This article first appeared in Swarajya. The views are of the author(s).
Right from its inception, Aadhaar has been the focus of much discussion and debate. Questions have been raised about its existence, scale, usefulness, privacy concerns, and, more recently, on whether government entitlements should be linked to it or not. However, there is an important aspect of its relationship with universal basic healthcare and well-being that has not attracted much attention.
Aadhaar’s vision is to empower individuals with a unique identity and a digital platform to authenticate anytime, anywhere. In doing so, it could be the stepping stone to building the civil registration and vital statistics system (CRVS) in India. From an individual perspective, civil registration (CR) records vital events such as birth and death; in some developed countries, it also records marriages, and external and internal migrations. Tracking these vital events is extremely important for the design of evidence-based public policy in a modern society.
However, without a unique identification like the Aadhaar, it will be practically impossible to design and implement the CRVS. In essence, the CRVS registers every birth and death, and issues birth and death certificates. It compiles and disseminates data on these vital statistics. Given that it also provides information on causes of death, the CRVS could play an important role in setting priorities and shaping health policy in India.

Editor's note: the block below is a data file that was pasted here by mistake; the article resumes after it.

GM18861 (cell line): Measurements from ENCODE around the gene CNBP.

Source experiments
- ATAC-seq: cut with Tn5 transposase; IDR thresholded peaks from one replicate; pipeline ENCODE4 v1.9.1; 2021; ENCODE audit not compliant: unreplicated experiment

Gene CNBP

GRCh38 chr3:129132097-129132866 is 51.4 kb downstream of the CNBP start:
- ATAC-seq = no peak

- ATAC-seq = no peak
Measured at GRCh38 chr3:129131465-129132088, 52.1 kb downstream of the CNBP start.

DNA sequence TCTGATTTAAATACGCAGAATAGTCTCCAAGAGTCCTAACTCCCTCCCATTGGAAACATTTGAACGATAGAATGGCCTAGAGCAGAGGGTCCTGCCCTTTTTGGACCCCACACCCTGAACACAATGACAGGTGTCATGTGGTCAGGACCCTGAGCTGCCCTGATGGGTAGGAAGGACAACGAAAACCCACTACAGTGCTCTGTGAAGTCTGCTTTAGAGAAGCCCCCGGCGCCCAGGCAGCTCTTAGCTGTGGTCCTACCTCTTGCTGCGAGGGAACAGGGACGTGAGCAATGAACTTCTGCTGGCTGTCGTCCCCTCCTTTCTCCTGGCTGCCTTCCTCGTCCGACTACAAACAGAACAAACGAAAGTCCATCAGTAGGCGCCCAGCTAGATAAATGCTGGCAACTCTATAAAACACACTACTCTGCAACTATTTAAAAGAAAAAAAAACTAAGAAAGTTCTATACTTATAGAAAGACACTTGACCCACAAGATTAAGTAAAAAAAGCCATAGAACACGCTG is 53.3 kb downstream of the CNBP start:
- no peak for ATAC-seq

The single-biggest challenge to India’s health policy is non-availability of regular and reliable data on health outcomes, in particular on deaths. A lot can be learnt about the quality of life from death. In a large and diversified country like India, where health needs differ from state to state, and, within a state, from district to district, there is, unfortunately, no quantitative and disaggregated measure of health outcome that can be the basis of framing and assessing health policy. As a result, in spite of the best efforts of the government, there is little or no evidence whether health policies are having any intended effects. Perhaps due to lack of good data, there is no political pressure on elected representatives to address health issues at the local level. Another inconvenient truth is that lack of basic health data disproportionately affects the weaker and vulnerable sections of society – women and children.
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